88. Shah M, Patel J, Dave D, Shah S. Comparative evaluation of platelet-rich fibrin with demineralized freeze-dried bone allograft in periodontal infrabony defects: a randomized controlled clinical study. J Indian Soc Periodontol. 2015;19(1):56-60.
  89. Sharma A, Pradeep AR. Treatment of 3-wall intrabony defects in patients with chronic periodontitis with autologous platelet-rich fibrin: a randomized controlled clinical trial. J Periodontol. 2011; 82(12):1705-1712.
  90. Sharma A, Pradeep AR. Autologous platelet-rich fibrin in the treatment of mandibular degree II furcation defects: a randomized clinical trial. J Periodontol. 2011;82(10):1396-1403.
  91. Shilbli JA, Blay A, Tunchel S, et al. Treatment of peri-implantitis using L-PRF and ER,CR:YSGG laser in the esthetic zone: Longitudinal aspects. In: Rosetti EHO and Bonachela WC, eds, Complex situations on Implant Dentistry: Specialized Clinical Solution. São Paulo, Brazil: VM Vultural; 2013.
  92. Shivashankar VY, Johns DA, Vidyanath S, Sam G. Combination of platelet rich fibrin, hydroxyapatite and PRF membrane in the management of large inflammatory periapical lesion. J Conserv Dent. 2013;16(3):261-264.
  93. Shivashankar VY, Johns DA, Vidyanath S, Kumar MR. Platelet Rich Fibrin in the revitalization of tooth with necrotic pulp and open apex. J Conserv Dent. 2012;15(4):395-398.
  94. Simon BI, Zatcoff AL, Kong JJW, O’Connell SM. Clinical and Histological Comparison of Extraction Socket Healing Following the Use of Autologous Platelet-Rich Fibrin Matrix (PRFM) to Ridge Preservation Procedures Employing Demineralized Freeze Dried Bone Allograft Material and Membrane. Open Dent J. 2009;3:92-99.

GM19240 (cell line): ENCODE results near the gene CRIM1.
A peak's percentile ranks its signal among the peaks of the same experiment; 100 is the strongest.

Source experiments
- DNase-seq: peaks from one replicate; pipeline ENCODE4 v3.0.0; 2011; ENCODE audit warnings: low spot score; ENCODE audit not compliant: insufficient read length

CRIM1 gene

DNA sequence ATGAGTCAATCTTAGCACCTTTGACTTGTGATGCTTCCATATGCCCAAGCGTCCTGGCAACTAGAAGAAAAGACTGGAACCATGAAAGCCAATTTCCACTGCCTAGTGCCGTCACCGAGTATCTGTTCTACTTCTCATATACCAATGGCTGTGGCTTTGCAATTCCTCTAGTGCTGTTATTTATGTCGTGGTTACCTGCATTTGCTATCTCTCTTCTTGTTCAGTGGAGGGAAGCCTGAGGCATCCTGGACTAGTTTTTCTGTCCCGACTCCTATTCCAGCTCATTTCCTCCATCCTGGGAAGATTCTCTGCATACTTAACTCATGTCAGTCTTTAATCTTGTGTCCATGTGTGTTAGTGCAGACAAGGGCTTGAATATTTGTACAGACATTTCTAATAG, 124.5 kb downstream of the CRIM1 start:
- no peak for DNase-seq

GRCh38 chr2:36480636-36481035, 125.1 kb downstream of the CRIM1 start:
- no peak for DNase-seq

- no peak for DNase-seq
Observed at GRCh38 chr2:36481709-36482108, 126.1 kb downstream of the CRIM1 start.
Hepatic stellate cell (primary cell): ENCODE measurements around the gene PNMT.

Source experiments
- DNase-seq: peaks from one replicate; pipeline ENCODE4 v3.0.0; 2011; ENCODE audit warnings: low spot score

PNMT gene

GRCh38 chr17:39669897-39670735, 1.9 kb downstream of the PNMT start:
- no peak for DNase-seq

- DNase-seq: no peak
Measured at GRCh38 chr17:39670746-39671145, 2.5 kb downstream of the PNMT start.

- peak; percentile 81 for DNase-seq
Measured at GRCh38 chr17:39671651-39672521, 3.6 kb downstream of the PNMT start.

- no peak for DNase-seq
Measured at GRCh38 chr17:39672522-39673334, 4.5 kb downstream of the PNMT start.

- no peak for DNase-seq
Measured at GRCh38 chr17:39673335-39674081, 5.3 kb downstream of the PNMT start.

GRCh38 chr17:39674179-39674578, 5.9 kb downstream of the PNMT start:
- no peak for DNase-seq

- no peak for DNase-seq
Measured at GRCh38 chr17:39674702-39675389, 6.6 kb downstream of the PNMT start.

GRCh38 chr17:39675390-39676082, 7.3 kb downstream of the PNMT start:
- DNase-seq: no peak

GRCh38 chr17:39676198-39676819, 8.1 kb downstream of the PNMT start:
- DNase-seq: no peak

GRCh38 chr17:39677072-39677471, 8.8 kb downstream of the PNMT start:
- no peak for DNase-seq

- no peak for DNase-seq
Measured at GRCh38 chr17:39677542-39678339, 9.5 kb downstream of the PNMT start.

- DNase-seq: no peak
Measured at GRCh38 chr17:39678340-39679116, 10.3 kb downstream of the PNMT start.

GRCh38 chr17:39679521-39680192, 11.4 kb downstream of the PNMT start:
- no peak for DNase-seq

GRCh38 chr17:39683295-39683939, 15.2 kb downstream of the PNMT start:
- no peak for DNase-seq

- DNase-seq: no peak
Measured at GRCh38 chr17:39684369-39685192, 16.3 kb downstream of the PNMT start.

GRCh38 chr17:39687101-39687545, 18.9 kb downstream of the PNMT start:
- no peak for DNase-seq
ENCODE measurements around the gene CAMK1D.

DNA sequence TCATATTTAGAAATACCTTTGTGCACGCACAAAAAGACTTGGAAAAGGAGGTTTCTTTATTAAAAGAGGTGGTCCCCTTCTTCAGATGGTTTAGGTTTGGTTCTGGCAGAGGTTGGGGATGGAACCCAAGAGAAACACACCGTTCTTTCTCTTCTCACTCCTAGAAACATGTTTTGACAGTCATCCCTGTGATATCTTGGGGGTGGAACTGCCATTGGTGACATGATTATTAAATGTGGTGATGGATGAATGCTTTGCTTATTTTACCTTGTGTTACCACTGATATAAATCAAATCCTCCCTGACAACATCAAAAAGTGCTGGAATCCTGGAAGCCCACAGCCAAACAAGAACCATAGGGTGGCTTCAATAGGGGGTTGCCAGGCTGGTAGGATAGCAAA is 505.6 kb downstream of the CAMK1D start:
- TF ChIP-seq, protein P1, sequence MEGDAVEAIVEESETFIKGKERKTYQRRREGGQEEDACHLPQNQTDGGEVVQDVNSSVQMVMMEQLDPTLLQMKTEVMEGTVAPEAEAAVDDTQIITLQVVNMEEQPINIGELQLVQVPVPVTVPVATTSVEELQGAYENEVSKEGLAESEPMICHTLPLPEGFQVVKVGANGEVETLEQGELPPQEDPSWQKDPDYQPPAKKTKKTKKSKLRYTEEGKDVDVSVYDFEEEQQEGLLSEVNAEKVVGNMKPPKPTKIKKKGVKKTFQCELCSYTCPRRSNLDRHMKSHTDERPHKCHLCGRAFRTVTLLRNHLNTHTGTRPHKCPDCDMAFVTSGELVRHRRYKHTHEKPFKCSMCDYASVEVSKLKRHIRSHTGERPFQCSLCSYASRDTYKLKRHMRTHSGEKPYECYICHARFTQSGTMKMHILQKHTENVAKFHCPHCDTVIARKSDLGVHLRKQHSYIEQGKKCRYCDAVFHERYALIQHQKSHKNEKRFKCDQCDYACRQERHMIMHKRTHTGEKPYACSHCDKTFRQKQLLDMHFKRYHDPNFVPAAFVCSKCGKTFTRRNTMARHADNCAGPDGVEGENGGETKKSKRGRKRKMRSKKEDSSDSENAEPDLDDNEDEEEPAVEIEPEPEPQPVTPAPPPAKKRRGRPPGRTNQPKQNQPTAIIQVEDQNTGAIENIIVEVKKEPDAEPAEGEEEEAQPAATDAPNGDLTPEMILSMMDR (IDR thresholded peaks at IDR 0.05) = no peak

95. Simonpieri A, Del Corso M, Sammartino G, Dohan Ehrenfest DM. The relevance of Choukroun’s platelet-rich fibrin and metronidazole during complex maxillary rehabilitations using bone allograft. Part I: a new grafting protocol. Implant Dent. 2009;18(2):102-111.
  96. Simonpieri A, Del Corso M, Sammartino G, Dohan Ehrenfest DM. The relevance of Choukroun’s platelet-rich fibrin and metronidazole during complex maxillary rehabilitations using bone allograft. Part II: implant surgery, prosthodontics, and survival. Implant Dent. 2009;18(3):220-229.
  97. Simonpieri A, Choukroun J, Del Corso M, Sammartino G, Dohan EDM. Simultaneous sinus-lift and implantation using micro threaded implants and leukocyte- and platelet-rich fibrin as sole grafting material: a six-year experience. Implant Dent. 2011;20(1):2-12.
  98. Singh A, Kohli M, Nimish Gupta N. Platelet Rich Fibrin: A Novel Approach for Osseous Regeneration. J Maxillofac Oral Surg. 2012;11(4):430-434.
  99. Singh S, Singh A, Singh S, Singh R. Application of PRF in surgical management of periapical lesions. Natl J Maxillofac Surg. 2013;4(1):94-99.
  100. Soydan SS, Uckan S. Management of bisphosphonate-related osteonecrosis of the jaw with a platelet-rich fibrin membrane: technical report. J Oral Maxillofac Surg. 2014;72(2):322-326.